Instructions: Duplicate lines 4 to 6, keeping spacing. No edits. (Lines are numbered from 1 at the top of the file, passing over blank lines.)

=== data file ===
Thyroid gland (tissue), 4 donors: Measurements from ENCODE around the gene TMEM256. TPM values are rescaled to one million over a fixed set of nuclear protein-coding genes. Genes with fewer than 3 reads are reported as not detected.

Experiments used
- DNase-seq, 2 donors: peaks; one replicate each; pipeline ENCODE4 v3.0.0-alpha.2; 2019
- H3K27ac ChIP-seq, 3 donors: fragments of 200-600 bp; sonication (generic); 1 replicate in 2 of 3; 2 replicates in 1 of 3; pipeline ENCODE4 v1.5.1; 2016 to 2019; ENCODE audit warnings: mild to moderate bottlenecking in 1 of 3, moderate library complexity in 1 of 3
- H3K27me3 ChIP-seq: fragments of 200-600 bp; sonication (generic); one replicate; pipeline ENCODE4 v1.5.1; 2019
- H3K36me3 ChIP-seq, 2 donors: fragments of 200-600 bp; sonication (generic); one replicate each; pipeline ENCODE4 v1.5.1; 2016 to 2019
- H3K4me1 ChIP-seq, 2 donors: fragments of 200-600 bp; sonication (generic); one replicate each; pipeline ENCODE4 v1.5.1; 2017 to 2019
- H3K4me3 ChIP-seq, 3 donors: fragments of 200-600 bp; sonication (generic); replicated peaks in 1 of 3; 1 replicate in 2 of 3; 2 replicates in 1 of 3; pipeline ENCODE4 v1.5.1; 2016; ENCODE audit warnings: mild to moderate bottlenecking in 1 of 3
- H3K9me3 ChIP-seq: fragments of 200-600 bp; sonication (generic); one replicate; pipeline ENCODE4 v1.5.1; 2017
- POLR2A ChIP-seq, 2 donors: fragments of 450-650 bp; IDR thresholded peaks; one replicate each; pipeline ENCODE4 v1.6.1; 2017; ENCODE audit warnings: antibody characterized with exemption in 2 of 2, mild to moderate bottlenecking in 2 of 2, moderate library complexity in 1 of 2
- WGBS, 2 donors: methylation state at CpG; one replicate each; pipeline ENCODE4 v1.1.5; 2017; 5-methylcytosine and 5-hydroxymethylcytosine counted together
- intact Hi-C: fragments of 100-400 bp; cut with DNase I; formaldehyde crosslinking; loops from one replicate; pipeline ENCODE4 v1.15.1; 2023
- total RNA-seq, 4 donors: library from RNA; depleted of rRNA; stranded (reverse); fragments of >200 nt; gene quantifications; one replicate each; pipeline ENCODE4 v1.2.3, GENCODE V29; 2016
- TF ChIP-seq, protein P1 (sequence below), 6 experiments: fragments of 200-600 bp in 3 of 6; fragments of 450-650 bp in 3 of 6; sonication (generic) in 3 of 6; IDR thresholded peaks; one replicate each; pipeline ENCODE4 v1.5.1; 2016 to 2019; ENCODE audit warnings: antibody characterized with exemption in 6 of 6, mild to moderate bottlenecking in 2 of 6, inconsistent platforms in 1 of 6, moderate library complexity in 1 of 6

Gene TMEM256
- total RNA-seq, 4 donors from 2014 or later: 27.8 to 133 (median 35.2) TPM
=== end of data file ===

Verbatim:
- H3K27ac ChIP-seq, 3 donors: fragments of 200-600 bp; sonication (generic); 1 replicate in 2 of 3; 2 replicates in 1 of 3; pipeline ENCODE4 v1.5.1; 2016 to 2019; ENCODE audit warnings: mild to moderate bottlenecking in 1 of 3, moderate library complexity in 1 of 3
- H3K27me3 ChIP-seq: fragments of 200-600 bp; sonication (generic); one replicate; pipeline ENCODE4 v1.5.1; 2019
- H3K36me3 ChIP-seq, 2 donors: fragments of 200-600 bp; sonication (generic); one replicate each; pipeline ENCODE4 v1.5.1; 2016 to 2019